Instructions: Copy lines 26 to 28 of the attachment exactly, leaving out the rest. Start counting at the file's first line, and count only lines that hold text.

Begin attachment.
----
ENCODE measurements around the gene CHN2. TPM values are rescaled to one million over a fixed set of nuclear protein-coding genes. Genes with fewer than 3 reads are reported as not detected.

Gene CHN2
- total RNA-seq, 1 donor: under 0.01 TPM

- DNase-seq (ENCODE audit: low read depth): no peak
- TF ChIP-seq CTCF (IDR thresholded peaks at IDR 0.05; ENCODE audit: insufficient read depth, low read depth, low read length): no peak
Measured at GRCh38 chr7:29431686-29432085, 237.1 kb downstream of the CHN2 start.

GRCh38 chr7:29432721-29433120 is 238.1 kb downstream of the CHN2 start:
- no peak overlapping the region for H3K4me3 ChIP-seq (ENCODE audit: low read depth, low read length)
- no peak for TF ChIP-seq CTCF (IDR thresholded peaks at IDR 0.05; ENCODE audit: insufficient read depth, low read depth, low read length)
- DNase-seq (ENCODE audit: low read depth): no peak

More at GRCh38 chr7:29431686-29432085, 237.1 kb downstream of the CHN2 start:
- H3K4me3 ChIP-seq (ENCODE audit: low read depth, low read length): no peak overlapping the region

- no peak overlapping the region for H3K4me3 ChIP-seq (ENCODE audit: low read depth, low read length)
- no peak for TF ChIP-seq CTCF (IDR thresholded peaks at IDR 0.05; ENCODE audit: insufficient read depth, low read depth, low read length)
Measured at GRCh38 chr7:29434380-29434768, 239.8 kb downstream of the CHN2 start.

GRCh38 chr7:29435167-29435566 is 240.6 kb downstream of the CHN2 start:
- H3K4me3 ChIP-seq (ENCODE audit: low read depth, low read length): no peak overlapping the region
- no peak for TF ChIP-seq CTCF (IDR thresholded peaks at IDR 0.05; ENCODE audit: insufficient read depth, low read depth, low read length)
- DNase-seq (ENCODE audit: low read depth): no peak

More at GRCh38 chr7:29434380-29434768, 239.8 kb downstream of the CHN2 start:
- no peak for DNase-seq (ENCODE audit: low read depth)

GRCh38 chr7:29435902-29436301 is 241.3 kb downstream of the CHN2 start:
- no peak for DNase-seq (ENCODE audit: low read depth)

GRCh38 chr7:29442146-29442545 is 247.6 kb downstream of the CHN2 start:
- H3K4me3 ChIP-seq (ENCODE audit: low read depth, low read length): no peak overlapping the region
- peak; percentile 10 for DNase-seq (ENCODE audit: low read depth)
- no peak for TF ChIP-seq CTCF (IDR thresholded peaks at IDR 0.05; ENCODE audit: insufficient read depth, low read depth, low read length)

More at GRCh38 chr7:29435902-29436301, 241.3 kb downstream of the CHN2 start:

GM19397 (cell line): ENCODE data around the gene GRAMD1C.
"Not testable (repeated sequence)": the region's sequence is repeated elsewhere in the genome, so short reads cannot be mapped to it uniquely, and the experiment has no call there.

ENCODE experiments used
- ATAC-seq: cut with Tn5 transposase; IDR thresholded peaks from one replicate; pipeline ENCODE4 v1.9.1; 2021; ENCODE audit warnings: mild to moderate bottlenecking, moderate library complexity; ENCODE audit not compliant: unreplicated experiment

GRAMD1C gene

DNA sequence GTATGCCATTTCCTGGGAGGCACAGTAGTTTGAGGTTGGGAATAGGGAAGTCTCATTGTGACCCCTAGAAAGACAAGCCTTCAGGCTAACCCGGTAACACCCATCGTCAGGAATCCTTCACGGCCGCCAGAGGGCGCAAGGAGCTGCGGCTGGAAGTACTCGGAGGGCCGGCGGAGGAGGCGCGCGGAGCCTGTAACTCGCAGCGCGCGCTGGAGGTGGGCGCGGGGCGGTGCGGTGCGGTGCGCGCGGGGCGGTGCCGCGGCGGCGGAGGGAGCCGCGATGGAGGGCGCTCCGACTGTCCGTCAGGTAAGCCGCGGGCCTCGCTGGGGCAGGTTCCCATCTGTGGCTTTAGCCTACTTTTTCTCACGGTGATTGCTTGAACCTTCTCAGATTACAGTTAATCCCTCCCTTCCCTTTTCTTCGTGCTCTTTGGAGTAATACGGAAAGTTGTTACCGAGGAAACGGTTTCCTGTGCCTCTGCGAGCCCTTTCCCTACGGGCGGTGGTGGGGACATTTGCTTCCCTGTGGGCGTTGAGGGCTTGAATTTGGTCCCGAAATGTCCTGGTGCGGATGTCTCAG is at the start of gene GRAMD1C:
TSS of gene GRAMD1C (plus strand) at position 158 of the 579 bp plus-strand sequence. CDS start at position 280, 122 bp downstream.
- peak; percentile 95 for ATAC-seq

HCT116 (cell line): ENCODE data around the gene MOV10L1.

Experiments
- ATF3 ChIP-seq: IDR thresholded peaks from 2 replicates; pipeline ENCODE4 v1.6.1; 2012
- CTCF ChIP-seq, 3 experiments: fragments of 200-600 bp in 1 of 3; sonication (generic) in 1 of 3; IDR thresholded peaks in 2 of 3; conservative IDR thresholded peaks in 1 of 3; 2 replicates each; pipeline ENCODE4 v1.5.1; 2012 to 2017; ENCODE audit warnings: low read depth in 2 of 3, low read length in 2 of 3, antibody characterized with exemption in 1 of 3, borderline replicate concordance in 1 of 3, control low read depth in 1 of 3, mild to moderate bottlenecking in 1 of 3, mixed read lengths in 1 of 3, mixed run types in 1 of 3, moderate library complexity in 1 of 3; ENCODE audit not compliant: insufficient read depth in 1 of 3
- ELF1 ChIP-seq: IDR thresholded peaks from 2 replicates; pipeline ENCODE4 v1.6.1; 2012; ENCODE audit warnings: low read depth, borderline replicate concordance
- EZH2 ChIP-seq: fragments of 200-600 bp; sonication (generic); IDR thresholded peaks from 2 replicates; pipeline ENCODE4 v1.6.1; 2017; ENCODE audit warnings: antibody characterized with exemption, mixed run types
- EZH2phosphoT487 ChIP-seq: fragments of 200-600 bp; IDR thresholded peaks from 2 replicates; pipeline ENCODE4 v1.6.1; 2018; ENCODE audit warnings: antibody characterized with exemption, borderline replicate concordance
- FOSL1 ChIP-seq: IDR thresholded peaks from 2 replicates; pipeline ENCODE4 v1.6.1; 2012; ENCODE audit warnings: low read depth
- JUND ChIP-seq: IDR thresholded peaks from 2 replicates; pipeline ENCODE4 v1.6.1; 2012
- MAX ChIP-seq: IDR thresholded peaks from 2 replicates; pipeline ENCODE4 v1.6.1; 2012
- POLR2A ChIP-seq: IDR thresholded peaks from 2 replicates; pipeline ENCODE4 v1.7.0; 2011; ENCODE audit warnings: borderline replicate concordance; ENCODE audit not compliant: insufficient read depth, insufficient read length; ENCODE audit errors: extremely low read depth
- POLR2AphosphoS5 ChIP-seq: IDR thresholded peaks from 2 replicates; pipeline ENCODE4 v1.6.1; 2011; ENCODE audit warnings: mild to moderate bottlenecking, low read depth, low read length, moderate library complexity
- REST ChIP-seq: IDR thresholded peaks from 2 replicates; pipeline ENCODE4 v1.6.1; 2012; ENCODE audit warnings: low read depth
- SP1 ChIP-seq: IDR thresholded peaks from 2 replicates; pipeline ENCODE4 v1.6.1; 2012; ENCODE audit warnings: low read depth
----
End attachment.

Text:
- peak; percentile 10 for DNase-seq (ENCODE audit: low read depth)
- no peak for TF ChIP-seq CTCF (IDR thresholded peaks at IDR 0.05; ENCODE audit: insufficient read depth, low read depth, low read length)

More at GRCh38 chr7:29435902-29436301, 241.3 kb downstream of the CHN2 start: